The Muisca are the Chibcha-speaking people that formed the Muisca Confederation of the central Andean highlands of present-day Colombias Eastern Range, in particular the Altiplano Cundiboyacense. As one out of four advanced civilizations of the Americas, they were encountered by the Spanish Empire in 1537 and it bordered the territories of the Panche and Pijao tribes. At the time of the conquest, the area had a large population, estimates vary from half a million to up to three million inhabitants. The Muisca spoke muysccubun, a dialect of Chibcha, called Muysca and Mosca, the economy was based on agriculture, salt mining and manufacturing. Today the Muisca population has almost died out, although in the municipalities and districts Cota, Chía, Suba, Engativá, Tocancipá, Gachancipá, a census by the Ministry of Interior Affairs in 2005 provided a total of 14,051 Muisca persons in Colombia. Excavations in the Altiplano Cundiboyacense show evidence of activity since the Archaic stage at the beginning of the Holocene era.
Colombia has one of the most ancient archaeological sites of the Americas, El Abra, human skeletons were found that date to 5000 BCE. Analysis demonstrated that the people were members of the El Abra Culture, scholars agree that the group identified as Muisca migrated to the Altiplano Cundiboyacense in the Formative stage, as shown by evidence found at Aguazuque and Soacha. Like the other cultures of America, the Muiscas were in a transition between being hunter-gatherers and becoming sedentary farmers. Around 1500 BCE, groups of agrarians with ceramic traditions came to the region from the lowlands and they had permanent housing and stationary camps, and worked the salty water to extract salt. In Zipacón there is evidence of agriculture and ceramics, the most ancient settlement of the highlands dates to 1270 BCE. Between 500 BCE and 800 BCE, a wave of migrants came to the highlands. Their presence is identified by multicolor ceramics and farms and these groups were still in residence upon the arrival of the Spanish conquerors.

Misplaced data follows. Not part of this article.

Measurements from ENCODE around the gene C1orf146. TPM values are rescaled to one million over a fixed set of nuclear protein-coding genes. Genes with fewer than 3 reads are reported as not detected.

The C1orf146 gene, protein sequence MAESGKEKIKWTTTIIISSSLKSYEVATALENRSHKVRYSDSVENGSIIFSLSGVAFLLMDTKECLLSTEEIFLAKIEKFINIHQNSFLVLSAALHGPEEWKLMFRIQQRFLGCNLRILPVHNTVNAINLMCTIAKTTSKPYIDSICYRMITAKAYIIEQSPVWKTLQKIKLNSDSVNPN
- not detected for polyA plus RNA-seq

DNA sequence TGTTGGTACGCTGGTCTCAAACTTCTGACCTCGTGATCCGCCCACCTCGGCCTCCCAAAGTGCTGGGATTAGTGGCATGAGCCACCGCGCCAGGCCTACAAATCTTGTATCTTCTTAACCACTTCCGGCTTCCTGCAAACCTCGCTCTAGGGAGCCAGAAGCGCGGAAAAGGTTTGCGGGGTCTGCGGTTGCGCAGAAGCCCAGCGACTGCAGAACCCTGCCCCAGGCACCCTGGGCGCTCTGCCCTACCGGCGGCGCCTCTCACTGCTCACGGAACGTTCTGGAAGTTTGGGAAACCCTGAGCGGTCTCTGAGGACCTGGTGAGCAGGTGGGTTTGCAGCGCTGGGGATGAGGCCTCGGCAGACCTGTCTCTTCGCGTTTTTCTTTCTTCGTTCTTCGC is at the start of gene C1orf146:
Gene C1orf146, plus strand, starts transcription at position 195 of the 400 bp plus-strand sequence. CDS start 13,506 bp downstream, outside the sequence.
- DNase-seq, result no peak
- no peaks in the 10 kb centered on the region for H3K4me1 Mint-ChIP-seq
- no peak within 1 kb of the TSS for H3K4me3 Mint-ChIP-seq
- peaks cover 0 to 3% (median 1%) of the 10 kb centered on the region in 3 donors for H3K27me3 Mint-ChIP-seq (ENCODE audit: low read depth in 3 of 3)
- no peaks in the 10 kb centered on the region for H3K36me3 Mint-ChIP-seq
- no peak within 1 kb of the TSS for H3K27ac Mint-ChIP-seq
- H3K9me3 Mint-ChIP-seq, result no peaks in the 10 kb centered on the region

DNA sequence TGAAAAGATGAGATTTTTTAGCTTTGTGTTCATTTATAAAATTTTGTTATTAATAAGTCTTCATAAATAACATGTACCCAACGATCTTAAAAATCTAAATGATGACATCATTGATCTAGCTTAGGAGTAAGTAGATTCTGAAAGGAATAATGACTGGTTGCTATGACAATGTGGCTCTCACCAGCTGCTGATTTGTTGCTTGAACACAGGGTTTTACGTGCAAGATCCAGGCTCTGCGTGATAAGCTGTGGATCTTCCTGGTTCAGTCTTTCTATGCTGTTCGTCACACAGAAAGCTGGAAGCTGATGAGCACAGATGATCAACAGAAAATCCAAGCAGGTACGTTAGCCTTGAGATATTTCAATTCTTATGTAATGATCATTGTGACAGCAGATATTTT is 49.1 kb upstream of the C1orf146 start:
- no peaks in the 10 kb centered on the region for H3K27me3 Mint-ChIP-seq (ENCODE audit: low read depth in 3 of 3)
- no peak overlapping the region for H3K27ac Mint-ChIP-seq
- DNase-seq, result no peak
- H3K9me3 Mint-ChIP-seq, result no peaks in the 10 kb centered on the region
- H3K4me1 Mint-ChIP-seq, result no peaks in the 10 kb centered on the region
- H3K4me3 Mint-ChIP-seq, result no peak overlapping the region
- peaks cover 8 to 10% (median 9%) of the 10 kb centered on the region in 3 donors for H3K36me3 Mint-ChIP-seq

They left abundant traces of their occupation that have been studied since the 16th century and it is possible that the Muisca integrated with more ancient inhabitants, but the Muisca were the ones who molded the cultural profile and the social and political organization. Their language, a dialect of Chibcha, was similar to those peoples of the Sierra Nevada de Santa Marta. Zipa Saguamanchica was in a constant war against aggressive tribes such as the Sutagao, and especially the Panche, the Caribs were a permanent threat as rivals of the zaque of Hunza, especially for the possession of the salt mines of Zipaquirá, Nemocón and Tausa. The Muisca people were organized in a confederation that was a union of states that each retained sovereignty. The confederation was not a kingdom, as there was no monarch, nor was it an empire
Ciudad Perdida is the archaeological site of an ancient city in Colombias Sierra Nevada. It is believed to have been founded about 800 CE, some 650 years earlier than Machu Picchu and this location is known as Teyuna and Buritaca. Members of local tribes—the Arhuaco, the Koguis and the Wiwas—have stated that they visited the site regularly before it was widely discovered and they call the city Teyuna and believe it was the heart of a network of villages inhabited by their forebears, the Tairona. Ciudad Perdida was probably the regions political and manufacturing center on the Buritaca River and it was apparently abandoned during the Spanish conquest. Ciudad Perdida consists of a series of 169 terraces carved into the mountainside, the entrance can only be accessed by a climb up some 1,200 stone steps through dense jungle. On September 15,2003, ELN kidnapped eight foreign tourists visiting Ciudad Perdida, ELN released the last of the hostages three months later. The United Self-Defense Forces of Colombia, the paramilitary right-wing groups in that country, for some time the zone has been free of incidents.